This week is the 23rd anniversary of the joint pain of Muslims and the whole of humanity, the Srebrenica Massacre.
In 1995, the massacre committed at Srebrenica was the worst genocide seen on European soil since the Second World War. Despite 23 years passing since the tragic events at Srebrenica, the pain and suffering experienced remains fresh in minds.
In Bosnia, mourning and sorrow marks the date of 11 July, the anniversary of a dark page in European history. The pain is still fresh for the widows who remember their husbands and sons that were slaughtered or disappeared. Many families have not been able to say their final goodbye to their loved ones as despite twenty-three years passing, there are still hundreds of corpses of martyrs that have not been recovered from the mass graves prepared by their murderers.
The Srebrenica atrocity has gone down in history as one of the greatest crimes against humanity. Srebrenica was once known for its curative waters, minerals and precious metals; however, it has now come to be known as the dreariest town on the face of the earth.
Signs of oppression and killing mark this deserted town which nowadays only becomes populated on the 11th of July each year.
On this day, people from Bosnia and around the World participate in remembrance of the Martyrs killed at Srebrenica. In fact, thousands participate in the Annual Marsh Mira, ‘The March of Peace’, which is a 70km walk along the “death road” to remember the tragedy.
During the Bosnian War, the World witnessed prison camps, a blockade of Sarajevo which spanned years, systematic rape and murder, ethnic cleaning and genocide. The “Safe Zones” determined by the United Nations became “Death Zones”. Unfortunately, after the Bosnian War the pain experienced in Muslim geographies has continued to increase.
Despite this attempt at genocide against our brethren in Bosnia they were not defeated. Rather they lived a victory because they did not violate the moral and ethical rules of war. The wise and brave Bosnian leader Aliya Izetbegovic says to this tragic end “we would prefer to be the dignified defeated, then the undignified victor.” In saying so he become an example of the Islamic model for dealing with those who are oppressing you. He gave preference to being the oppressed rather than being the oppressor. In this respect he is like a living tafsir of the ayah in Ali-Imran:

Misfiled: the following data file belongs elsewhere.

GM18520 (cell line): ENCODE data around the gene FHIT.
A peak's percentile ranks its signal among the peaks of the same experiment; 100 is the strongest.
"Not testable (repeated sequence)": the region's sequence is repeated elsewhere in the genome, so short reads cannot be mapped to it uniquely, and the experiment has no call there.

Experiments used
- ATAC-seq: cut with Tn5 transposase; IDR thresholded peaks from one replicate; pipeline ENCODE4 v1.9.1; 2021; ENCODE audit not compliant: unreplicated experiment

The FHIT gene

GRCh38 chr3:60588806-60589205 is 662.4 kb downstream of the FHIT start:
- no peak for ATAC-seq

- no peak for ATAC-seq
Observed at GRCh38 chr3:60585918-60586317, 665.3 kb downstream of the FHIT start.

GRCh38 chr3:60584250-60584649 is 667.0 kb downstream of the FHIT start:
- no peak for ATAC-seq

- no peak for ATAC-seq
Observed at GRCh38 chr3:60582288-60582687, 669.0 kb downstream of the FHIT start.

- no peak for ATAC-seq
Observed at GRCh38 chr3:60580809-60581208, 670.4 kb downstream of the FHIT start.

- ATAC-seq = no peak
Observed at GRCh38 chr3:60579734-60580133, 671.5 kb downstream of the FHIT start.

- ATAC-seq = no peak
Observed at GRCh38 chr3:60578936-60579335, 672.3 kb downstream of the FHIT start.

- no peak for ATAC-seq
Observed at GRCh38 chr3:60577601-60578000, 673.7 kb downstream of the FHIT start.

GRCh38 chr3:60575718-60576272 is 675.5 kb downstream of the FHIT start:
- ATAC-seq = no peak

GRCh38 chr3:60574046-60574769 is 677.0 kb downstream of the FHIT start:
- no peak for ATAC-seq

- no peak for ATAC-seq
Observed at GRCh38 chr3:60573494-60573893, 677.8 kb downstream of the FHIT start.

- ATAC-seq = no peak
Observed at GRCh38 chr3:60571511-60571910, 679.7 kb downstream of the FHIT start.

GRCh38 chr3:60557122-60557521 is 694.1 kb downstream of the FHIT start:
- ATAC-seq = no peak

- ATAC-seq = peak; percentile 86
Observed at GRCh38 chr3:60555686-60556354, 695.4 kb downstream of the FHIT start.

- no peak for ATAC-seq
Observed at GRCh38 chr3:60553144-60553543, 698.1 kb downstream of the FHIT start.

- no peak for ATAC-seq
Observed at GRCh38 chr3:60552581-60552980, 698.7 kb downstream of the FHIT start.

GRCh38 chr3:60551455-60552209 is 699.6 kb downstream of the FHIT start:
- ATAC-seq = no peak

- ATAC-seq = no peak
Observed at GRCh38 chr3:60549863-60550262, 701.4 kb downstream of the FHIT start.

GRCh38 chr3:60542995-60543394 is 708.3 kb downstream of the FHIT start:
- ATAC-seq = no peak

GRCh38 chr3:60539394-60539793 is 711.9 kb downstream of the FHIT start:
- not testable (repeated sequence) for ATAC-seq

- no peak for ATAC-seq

those to whom people said, “The people have gathered against you; so, fear them.” It increased them in Faith and they said, “Allah is fully sufficient for us, and the best One in whom to trust.” [3:173]
Today we have explained the barbarism faced by our beloved brothers slaughtered in Srebrenica. Laid out before their eyes was a case of psychotic racism and the most extreme form of hatred. As brothers in humanity we are to reflect deeply over this massacre. In fact, this massacre is filled with great lessons for all of humanity. For this reason, let us never forget – rather let us not even give ourselves permission to forget and let us continue to pass down the accounts of this tragedy from generation to generation. Like the famous saying of Aliya Izetbegovic “A genocide that can be forgotten will be repeated.”
For these kinds of attempts at genocide and violations of human rights to never again be repeated, every individual has a conscious need to jointly condemn and take action with whatever is within their power. May Allah have mercy on all of our martyrs. Amin.